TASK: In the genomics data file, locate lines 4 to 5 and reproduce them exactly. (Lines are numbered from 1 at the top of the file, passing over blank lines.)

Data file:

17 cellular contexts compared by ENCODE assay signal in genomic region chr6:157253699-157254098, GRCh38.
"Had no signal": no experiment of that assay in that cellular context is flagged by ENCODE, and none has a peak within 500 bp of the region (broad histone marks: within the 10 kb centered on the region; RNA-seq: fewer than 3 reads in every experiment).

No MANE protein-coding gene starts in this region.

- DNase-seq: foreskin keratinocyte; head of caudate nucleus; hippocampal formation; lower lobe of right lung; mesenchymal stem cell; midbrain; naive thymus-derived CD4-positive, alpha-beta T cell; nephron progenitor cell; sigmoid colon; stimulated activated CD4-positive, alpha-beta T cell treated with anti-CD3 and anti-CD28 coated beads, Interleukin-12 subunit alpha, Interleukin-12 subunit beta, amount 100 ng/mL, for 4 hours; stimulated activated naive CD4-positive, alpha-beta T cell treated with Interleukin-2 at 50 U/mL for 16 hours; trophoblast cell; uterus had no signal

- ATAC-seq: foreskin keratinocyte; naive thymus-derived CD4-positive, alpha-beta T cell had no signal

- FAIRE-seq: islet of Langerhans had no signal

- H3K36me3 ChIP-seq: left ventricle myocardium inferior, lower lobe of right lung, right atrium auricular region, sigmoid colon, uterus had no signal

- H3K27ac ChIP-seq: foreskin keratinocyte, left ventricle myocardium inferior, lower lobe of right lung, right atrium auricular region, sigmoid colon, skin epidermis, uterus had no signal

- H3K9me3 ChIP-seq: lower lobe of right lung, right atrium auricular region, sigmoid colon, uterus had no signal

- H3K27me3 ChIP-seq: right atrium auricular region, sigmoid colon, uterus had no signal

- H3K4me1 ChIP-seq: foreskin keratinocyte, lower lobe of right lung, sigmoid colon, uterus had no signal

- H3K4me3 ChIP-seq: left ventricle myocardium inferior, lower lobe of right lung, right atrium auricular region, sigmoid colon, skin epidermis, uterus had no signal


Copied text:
- DNase-seq: foreskin keratinocyte; head of caudate nucleus; hippocampal formation; lower lobe of right lung; mesenchymal stem cell; midbrain; naive thymus-derived CD4-positive, alpha-beta T cell; nephron progenitor cell; sigmoid colon; stimulated activated CD4-positive, alpha-beta T cell treated with anti-CD3 and anti-CD28 coated beads, Interleukin-12 subunit alpha, Interleukin-12 subunit beta, amount 100 ng/mL, for 4 hours; stimulated activated naive CD4-positive, alpha-beta T cell treated with Interleukin-2 at 50 U/mL for 16 hours; trophoblast cell; uterus had no signal

- ATAC-seq: foreskin keratinocyte; naive thymus-derived CD4-positive, alpha-beta T cell had no signal